I was thirteen when I discovered I might never have existed. At the outset of their post-war marriage my parents decided they would have four children. They’d concluded that one would be lonely, two might create sibling rivalry, and the middle of three would feel the odd one out. My two elder sisters arrived in quick succession, my brother three years later. This anomaly, for that’s how I saw it, confounded me. I and every one of my friends had the statutory interval of two years between siblings. My young inquisitive nature demanded an explanation to this inconsistency.
As a child I never once saw my mum cry. When our cat was run over, Mum summoned us four together and told us the bare facts; Snowy had been found by our kind neighbour, who buried him in his own garden. At the age of seven, this was my first experience of tragedy. As we stood there in stunned silence, my older sisters sobbing quietly, Mum declared fiercely that he shouldn’t have been out at night. Her alarming outburst had the effect of adding to our misery, and I went away feeling that somehow we were all to blame. Years later, learning the truth of Snowy’s demise, I realised it was a cover for her own anguish in knowing that he must have suffered terribly.
When I questioned her about the mysterious three year gap, I got the bare facts: she fell pregnant but miscarried. Some further words of explanation were required, and when the penny dropped, I said ‘If that hadn’t happened, you wouldn’t have had me.’ She nodded her agreement. I don’t recall how the conversation ended, but it was never mentioned again.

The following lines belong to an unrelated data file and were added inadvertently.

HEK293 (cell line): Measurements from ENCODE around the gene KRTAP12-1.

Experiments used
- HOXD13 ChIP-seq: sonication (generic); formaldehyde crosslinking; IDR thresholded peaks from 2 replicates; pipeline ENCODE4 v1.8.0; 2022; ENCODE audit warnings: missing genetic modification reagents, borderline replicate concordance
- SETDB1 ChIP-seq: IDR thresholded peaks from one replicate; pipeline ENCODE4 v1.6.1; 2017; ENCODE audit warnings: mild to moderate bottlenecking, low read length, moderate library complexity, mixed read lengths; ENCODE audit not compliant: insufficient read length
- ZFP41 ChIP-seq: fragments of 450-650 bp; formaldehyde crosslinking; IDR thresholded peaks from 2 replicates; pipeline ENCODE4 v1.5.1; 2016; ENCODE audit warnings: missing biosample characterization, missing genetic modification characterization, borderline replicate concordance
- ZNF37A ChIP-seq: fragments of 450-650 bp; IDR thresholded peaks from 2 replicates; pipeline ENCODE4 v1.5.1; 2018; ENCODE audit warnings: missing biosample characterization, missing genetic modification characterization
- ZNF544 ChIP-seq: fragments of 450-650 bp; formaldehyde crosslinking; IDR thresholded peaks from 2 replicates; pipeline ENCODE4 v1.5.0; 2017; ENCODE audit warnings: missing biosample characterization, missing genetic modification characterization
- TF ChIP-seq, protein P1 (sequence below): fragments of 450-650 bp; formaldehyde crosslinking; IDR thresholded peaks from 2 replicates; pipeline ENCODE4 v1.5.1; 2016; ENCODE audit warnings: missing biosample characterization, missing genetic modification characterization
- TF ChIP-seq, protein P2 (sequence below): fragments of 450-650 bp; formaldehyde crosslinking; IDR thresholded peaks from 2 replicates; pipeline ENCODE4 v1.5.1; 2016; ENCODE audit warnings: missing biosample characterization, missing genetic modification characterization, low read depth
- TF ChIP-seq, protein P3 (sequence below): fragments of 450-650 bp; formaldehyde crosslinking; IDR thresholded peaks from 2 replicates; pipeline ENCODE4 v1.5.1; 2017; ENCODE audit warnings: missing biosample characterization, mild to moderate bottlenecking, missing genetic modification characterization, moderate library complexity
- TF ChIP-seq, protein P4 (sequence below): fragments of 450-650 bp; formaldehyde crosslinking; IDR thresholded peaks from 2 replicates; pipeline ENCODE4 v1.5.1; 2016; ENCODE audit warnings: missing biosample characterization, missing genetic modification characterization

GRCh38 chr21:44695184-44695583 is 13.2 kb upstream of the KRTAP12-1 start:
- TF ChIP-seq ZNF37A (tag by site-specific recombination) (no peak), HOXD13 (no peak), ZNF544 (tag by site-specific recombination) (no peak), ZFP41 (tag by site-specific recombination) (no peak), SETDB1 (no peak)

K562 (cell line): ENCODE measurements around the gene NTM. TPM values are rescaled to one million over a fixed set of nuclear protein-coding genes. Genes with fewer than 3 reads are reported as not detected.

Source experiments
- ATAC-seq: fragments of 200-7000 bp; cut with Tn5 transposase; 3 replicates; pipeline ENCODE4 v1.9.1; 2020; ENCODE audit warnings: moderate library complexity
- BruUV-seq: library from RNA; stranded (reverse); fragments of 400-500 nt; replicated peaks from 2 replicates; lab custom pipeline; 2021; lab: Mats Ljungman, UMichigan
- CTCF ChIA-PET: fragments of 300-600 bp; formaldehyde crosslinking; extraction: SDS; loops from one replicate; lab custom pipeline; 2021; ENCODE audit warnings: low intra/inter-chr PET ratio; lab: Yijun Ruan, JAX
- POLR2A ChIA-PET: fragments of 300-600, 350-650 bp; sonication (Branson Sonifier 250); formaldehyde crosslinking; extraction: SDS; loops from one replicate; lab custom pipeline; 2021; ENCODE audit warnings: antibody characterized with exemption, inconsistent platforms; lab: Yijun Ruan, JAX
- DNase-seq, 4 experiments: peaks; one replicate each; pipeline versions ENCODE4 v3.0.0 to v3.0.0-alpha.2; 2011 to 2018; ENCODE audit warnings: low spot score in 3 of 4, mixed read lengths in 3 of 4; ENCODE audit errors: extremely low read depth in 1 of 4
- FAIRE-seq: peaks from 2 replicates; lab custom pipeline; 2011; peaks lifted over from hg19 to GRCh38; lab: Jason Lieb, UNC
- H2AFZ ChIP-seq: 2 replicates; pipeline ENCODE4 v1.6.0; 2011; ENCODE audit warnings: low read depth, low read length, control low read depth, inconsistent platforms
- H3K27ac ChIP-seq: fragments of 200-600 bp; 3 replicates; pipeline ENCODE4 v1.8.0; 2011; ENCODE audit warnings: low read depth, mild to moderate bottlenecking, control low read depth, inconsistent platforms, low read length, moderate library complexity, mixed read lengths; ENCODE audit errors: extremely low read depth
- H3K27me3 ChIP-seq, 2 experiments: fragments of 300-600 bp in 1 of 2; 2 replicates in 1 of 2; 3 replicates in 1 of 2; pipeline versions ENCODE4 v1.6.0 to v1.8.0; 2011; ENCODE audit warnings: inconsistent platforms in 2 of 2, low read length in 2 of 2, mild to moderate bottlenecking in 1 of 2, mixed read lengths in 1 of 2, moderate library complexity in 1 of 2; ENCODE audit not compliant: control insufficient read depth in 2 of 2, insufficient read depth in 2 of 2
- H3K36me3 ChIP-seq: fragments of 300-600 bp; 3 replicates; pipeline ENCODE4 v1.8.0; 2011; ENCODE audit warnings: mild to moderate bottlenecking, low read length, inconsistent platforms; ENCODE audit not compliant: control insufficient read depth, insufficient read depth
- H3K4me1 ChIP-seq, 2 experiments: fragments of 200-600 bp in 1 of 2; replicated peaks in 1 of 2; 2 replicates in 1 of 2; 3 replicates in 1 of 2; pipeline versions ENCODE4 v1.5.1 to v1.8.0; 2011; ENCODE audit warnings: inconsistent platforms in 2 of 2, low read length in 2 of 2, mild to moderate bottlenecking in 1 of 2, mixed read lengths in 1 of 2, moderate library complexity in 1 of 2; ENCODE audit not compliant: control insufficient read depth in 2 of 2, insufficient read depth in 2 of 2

I was in my late twenties when I first saw my mother cry. Her grandmother had given her a home after a childhood of loss and upheaval, and Mum was reflecting on her regret at not being with her gran at the end of her life. After that, the mask was put aside and she allowed more tears to come. Amid my own nostalgic reflections, an older inquisitive nature wonders whether my mother ever thought of her baby, and kept her anguish hidden. But I’m twelve years too late to ask.
Glo writes formal poetry and flash, enjoying the discipline of the former and brevity of the latter. Her subject matter varies from humorous to dark, fiction and real life. Writing is a challenge, a pleasure and a great way to fill the hours. Her verse has been published in Lightenup-online, The Poet Magazine, Little Old Lady Comedy, Better Than Starbucks Haiku anthology and other places. Her flash fiction has found a home at Secret Attic, Thewrite-in, and Friday Flash Fiction. Glo writes for her own fulfilment; if someone else likes it, all the better. She is still adding stuff to her website: The Old Fashioned Poet.